The idea that the United States must exercise "global leadership" is rationalized by our interventionists as a necessary perquisite for maintaining some type of "world order." Who will guard the sea lanes? Who will deter "aggression"? Who will defend the "rules" against those "rogue states" just waiting for an opportunity to wreak havoc, if not the United States of America?
No "mainstream" politician dares challenge this mythology, and those academics and popular writers who do so risk being marginalized. Challenging the motives of our wise rulers isn’t good for your career: that is, not if you want to have any influence in Washington. And while it’s okay to question whether this episode of meddling or that murderous invasion is really in our interest, the benevolence and historical legitimacy of the American empire is not to be questioned. Because, after all, the theoreticians of imperialism say, without the stability enforced by America’s military supremacy "liberalism" could not exist.
This is how the world is seen inside the Washington Beltway, where the monuments of Empire loom large and more than half the population owes its livelihood to the Imperium. Outside that bubble of hubris and skyrocketing real estate values, however, the world looks to be quite a different place – as does America’s role in it.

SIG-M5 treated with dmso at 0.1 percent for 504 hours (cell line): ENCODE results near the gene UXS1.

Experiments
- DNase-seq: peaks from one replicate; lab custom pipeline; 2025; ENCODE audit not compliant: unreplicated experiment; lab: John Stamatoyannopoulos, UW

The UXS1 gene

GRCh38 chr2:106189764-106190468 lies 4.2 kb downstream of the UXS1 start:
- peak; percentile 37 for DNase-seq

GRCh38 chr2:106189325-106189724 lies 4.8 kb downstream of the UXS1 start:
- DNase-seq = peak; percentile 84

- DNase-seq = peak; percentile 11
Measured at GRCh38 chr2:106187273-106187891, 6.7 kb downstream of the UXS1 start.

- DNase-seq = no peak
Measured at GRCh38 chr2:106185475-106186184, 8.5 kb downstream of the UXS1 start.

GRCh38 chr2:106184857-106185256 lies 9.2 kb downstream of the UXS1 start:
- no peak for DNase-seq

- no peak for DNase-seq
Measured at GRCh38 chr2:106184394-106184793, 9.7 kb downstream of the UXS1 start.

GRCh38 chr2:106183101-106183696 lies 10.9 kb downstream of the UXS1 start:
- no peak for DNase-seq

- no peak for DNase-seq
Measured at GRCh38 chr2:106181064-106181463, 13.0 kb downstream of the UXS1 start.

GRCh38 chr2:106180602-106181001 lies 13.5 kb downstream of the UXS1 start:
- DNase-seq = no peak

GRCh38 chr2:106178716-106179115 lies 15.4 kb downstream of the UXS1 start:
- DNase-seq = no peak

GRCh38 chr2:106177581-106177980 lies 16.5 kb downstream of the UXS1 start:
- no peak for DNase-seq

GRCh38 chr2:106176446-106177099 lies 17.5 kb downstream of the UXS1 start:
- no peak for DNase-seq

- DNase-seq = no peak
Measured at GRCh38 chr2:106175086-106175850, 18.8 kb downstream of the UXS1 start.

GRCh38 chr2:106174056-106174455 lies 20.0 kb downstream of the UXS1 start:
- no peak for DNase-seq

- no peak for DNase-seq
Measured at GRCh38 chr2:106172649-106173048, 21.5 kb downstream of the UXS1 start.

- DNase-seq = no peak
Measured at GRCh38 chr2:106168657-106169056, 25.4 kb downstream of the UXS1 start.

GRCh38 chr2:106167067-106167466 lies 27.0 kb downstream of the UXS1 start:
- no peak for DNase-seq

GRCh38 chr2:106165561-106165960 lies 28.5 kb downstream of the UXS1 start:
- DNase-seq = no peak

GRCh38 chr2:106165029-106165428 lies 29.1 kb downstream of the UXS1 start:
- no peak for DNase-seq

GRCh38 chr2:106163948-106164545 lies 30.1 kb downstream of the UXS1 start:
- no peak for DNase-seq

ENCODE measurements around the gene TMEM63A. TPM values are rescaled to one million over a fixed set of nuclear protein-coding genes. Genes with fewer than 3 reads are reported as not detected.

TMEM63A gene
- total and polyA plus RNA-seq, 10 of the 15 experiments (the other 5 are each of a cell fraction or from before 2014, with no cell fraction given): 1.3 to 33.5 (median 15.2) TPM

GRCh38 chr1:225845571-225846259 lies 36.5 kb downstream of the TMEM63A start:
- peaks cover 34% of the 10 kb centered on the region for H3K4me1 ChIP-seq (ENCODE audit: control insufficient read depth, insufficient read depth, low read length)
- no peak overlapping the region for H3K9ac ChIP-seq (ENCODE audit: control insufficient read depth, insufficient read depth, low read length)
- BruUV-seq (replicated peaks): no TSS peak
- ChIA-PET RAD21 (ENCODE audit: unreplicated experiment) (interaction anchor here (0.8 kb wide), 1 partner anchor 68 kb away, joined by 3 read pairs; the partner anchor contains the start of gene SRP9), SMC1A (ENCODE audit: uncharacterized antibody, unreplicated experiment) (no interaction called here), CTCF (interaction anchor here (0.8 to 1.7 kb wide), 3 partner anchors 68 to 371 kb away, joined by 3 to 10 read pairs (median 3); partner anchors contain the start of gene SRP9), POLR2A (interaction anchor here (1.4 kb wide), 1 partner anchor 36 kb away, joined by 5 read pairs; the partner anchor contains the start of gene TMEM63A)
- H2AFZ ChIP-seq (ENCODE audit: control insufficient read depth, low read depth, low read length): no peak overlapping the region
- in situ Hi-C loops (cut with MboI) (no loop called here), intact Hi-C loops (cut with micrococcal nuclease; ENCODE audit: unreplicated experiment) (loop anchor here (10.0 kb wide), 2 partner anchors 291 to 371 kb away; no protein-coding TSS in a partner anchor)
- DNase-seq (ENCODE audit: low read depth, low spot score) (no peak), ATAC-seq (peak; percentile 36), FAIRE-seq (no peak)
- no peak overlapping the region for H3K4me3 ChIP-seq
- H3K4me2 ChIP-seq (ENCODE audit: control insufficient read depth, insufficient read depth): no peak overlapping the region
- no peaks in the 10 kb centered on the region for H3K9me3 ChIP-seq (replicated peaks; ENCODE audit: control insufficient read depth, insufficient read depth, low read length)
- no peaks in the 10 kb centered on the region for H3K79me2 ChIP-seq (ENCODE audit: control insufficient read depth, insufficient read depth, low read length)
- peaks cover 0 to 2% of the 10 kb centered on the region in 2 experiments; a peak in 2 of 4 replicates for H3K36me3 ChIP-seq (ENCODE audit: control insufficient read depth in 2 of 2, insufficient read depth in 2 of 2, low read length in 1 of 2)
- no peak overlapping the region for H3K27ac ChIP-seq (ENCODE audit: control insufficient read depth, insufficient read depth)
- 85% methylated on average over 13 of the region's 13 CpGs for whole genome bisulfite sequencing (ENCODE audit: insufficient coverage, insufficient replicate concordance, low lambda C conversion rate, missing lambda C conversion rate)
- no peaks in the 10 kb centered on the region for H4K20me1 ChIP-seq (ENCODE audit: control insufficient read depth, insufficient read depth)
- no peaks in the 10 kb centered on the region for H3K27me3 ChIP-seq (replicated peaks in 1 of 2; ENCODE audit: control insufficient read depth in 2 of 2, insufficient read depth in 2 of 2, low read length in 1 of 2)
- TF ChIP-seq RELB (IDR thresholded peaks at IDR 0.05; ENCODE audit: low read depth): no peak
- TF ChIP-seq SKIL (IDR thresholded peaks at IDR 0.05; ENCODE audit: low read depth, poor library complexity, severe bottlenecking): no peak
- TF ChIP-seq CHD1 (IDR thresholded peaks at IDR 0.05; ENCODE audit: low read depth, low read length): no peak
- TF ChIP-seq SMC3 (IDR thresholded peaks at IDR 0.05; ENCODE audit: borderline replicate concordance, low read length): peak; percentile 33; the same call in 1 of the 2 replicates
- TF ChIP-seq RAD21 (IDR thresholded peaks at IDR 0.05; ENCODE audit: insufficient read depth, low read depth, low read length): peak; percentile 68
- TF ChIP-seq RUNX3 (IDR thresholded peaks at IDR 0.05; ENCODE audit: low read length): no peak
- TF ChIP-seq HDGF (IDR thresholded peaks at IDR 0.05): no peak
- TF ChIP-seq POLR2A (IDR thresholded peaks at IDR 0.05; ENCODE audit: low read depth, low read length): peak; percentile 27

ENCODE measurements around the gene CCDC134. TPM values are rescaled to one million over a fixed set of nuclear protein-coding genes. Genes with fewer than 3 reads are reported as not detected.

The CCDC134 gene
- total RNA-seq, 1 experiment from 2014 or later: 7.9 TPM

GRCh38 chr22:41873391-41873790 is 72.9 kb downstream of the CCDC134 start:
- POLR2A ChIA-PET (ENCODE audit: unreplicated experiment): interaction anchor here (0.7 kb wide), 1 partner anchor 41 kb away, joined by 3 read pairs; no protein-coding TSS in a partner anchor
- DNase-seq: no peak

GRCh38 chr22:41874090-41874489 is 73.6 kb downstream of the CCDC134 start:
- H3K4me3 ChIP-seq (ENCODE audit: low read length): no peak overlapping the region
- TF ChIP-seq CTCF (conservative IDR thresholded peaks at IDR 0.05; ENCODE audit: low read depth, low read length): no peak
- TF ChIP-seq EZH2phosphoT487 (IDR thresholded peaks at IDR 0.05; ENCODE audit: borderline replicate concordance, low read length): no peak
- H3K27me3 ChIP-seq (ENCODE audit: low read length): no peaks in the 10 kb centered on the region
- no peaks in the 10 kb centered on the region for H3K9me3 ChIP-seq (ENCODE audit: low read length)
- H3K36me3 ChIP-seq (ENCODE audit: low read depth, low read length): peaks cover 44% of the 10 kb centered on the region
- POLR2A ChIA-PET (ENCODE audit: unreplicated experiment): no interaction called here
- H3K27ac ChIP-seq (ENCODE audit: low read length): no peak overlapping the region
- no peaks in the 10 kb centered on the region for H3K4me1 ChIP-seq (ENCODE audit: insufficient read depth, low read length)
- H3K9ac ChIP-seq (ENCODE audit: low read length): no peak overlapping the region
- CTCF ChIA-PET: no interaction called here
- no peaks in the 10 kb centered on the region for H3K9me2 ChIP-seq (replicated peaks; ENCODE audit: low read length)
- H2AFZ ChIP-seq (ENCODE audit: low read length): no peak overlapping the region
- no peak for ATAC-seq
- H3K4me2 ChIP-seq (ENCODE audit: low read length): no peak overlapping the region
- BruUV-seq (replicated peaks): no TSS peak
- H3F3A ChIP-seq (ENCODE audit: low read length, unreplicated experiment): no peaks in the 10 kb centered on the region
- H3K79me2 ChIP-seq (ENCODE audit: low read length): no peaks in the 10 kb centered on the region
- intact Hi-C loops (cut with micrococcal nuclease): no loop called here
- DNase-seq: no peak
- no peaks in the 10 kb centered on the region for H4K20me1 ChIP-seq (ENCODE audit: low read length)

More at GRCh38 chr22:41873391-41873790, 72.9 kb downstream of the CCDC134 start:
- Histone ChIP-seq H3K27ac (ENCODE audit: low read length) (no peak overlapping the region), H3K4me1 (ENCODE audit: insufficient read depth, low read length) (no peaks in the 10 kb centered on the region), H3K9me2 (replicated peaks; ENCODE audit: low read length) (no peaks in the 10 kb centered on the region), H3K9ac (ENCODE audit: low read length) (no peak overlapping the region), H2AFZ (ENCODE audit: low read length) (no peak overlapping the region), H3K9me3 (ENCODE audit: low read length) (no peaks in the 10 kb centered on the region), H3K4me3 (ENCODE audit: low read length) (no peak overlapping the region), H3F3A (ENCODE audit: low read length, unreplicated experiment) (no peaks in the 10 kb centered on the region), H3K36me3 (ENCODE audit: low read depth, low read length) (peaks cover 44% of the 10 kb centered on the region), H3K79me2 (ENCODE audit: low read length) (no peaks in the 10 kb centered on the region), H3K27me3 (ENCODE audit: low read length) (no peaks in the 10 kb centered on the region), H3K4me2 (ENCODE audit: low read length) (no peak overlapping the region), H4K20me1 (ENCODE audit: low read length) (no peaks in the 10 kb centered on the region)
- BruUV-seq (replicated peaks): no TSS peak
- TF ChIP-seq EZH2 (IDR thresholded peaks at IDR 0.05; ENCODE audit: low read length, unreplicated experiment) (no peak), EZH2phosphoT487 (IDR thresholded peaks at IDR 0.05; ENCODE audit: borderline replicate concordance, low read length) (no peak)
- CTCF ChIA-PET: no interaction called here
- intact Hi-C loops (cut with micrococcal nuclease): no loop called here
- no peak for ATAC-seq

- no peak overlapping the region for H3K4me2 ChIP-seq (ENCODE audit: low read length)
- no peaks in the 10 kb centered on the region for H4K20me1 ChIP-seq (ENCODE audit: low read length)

To an Iraqi citizen, who has watched his nation be torn to pieces by the American eagle, stability is the last thing he associates with the Americans. To a Libyan who had hopes his country might evolve into something more than Gaddafi’s playground, "order" fled the moment the Americans intervened. To a resident of eastern Ukraine who voted in an internationally-recognized election for Victor Yanukovych – and who awoke one morning to discover his government had been overthrown by force – America is anything but the champion of liberal democracy.
But of course none of these peoples – Iraqis, Libyans, Ukrainians – count for much in the Imperial City. Their wishes, hopes, dreams, and opinions are irrelevant to the making of American foreign policy: they are outside the pale, forever exiled to that netherworld separating the West from the rest. And there is no race or nation farther outside that pale than the Russians, who lost the cold war and therefore – in Washington’s view – have ceded any power or influence they once had over the calculations of US policymakers.